Coronavirus: Europe now epicentre of the pandemic, says WHO

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Media caption,

Coronavirus patients in northern Italy are being treated in warehouses

Europe is now the "epicentre" of the global coronavirus pandemic, the head of the World Health Organization says.

Dr Tedros Adhanom Ghebreyesus urged countries to use aggressive measures, community mobilisation and social distancing to save lives.

"Do not just let this fire burn," he said.

His comments came as several European countries reported steep rises in infections and deaths. Italy has recorded its highest daily toll yet.

There were 250 deaths recorded over the past 24 hours, taking the total to 1,266, with 17,660 infections overall.

Spain, the worst-affected European country after Italy, reported a 50% jump in fatalities to 120 on Friday. Infections increased to 4,231.

Prime Minister Pedro Sanchez says a state of alert will come into effect there on Saturday for two weeks.

Controls are also being introduced at an increasing number of borders in Europe, in response to rapid spread of the virus.

Why is Europe the 'epicentre'?

More than 132,500 people have been diagnosed with Covid-19 in 123 countries around the world, according to the WHO.

The total number of deaths has reached about 5,000 - a figure Dr Tedros described as "a tragic milestone".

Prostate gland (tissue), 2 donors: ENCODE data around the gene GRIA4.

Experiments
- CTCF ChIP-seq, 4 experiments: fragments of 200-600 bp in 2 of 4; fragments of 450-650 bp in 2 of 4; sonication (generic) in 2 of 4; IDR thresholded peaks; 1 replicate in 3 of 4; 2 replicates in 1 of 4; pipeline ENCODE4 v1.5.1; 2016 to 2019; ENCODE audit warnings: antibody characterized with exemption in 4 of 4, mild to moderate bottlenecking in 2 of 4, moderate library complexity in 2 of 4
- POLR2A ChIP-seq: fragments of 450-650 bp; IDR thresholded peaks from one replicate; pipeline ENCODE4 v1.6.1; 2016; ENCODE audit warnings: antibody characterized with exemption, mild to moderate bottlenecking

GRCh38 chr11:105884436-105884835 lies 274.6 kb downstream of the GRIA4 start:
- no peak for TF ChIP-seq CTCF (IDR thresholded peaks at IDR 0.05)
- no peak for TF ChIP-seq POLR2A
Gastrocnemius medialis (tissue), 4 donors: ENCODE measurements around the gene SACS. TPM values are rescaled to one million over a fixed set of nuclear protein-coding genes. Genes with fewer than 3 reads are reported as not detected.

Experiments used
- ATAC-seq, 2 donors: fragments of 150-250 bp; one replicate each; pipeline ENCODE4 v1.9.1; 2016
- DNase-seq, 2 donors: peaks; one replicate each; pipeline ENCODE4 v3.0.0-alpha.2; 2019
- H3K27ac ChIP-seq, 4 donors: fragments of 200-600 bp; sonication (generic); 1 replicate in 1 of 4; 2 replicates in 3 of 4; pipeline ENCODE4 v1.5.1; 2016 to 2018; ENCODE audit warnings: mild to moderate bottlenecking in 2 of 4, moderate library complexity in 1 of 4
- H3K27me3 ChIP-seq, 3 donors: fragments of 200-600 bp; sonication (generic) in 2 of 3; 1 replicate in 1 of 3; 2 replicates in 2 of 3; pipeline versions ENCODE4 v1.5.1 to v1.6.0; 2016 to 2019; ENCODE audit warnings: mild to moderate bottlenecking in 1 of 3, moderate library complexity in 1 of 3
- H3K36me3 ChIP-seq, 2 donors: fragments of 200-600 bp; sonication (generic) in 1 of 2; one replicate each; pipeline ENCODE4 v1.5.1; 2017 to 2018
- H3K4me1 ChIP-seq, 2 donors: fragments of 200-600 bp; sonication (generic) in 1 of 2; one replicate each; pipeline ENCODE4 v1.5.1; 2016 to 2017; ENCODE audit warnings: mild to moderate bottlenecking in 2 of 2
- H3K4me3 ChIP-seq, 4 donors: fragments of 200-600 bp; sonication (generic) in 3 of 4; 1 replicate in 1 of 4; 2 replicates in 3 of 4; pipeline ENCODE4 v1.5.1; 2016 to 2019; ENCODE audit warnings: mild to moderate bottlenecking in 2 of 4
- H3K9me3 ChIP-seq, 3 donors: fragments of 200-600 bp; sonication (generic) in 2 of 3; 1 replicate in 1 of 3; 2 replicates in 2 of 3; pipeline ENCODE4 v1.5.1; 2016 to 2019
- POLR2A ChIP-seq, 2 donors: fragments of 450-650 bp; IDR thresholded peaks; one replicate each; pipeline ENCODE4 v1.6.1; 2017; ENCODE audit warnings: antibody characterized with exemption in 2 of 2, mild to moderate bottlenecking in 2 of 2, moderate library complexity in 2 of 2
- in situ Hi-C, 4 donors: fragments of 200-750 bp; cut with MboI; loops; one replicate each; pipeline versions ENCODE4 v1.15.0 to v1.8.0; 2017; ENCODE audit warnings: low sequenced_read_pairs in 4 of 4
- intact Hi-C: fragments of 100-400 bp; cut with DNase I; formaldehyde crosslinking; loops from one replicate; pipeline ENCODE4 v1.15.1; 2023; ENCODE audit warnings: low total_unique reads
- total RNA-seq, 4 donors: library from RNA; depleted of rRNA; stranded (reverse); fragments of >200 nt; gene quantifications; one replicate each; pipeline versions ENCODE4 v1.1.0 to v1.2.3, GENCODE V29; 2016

"Europe has now become the epicentre of the pandemic, with more reported cases and deaths than the rest of the world combined, apart from China," he said.

"More cases are now being reported every day than were reported in China at the height of its epidemic."

Media caption,

Europe now the "epicentre", says WHO Director General Dr Tedros Adhanom Ghebreyesus

As well as the increases in Spain and Italy, France has now confirmed 2,876 cases and 79 deaths, up from a total of 61 deaths on Thursday.

Germany has seen 3,062 cases and five deaths. There have been 798 confirmed infections in the UK and 11 deaths.

What are European countries doing about it?

Announcing the state of alert in Spain, Mr Sanchez said the government would "mobilise all the resources of state to better protect the health of all of its citizens".

It will be able to limit movement, order evacuations, prohibit access to certain places and intervene in industry for up to 15 days.

"Victory depends on every single one of us," Mr Sanchez said. "Heroism is also about washing your hands and staying at home."

All but "essential travel" to parts of Spain should be avoided, says the UK Foreign and Commonwealth Office.

Italy has imposed a nationwide lockdown.

Meanwhile, at least 10 other countries in Europe are enforcing border closures, including:

  • Denmark: Closes borders to foreign visitors from Saturday
  • Czech Republic: Bans all foreigners from entering the country, except those with residence permits. Bans most of its own nationals from leaving
  • Slovakia: Closes borders to all foreigners except those with a residence permit.